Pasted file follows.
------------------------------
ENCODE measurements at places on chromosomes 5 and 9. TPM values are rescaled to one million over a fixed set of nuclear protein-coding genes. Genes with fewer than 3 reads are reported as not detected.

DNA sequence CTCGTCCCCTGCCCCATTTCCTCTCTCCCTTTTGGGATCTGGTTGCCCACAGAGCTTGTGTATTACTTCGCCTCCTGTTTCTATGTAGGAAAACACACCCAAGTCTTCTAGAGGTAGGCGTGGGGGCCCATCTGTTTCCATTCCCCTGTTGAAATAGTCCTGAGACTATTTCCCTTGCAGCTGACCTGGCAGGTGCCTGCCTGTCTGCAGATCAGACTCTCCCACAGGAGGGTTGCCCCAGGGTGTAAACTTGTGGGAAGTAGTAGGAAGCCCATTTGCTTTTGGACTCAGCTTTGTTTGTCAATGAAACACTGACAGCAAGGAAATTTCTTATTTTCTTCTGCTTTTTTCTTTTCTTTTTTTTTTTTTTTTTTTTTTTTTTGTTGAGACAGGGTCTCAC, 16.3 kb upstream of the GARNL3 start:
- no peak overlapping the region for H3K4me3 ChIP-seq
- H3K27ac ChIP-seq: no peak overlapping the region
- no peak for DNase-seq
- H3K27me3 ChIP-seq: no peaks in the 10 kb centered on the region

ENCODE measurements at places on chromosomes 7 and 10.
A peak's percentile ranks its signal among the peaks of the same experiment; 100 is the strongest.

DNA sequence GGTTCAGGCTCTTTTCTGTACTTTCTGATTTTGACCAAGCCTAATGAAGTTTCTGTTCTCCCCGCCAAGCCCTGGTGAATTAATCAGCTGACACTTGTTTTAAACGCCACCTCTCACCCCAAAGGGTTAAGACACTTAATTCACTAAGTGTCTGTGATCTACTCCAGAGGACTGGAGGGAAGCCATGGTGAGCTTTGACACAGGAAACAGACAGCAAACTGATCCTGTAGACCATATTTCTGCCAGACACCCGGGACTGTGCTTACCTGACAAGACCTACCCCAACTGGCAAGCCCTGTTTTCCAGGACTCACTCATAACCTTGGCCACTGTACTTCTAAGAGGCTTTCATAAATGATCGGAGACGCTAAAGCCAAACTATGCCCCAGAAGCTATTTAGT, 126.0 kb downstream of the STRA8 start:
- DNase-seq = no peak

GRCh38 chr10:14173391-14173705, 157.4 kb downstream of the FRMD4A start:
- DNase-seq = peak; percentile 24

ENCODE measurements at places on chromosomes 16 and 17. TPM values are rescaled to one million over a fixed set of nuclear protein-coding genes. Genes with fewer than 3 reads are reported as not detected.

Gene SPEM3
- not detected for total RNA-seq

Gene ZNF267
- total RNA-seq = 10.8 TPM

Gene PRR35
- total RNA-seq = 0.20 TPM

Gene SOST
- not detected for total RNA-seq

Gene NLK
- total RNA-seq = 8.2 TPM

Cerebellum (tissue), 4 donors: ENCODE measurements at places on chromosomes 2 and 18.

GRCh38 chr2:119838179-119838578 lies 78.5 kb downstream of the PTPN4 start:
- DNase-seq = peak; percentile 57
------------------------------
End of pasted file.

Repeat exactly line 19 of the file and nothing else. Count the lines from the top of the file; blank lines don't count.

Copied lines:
- total RNA-seq = 0.20 TPM